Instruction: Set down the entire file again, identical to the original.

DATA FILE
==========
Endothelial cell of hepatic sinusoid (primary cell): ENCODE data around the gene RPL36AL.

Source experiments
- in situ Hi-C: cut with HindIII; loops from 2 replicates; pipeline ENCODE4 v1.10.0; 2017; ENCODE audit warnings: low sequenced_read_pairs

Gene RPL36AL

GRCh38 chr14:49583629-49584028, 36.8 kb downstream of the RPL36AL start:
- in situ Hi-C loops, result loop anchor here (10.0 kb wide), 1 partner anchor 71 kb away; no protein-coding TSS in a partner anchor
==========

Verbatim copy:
Endothelial cell of hepatic sinusoid (primary cell): ENCODE data around the gene RPL36AL.

Source experiments
- in situ Hi-C: cut with HindIII; loops from 2 replicates; pipeline ENCODE4 v1.10.0; 2017; ENCODE audit warnings: low sequenced_read_pairs

Gene RPL36AL

GRCh38 chr14:49583629-49584028, 36.8 kb downstream of the RPL36AL start:
- in situ Hi-C loops, result loop anchor here (10.0 kb wide), 1 partner anchor 71 kb away; no protein-coding TSS in a partner anchor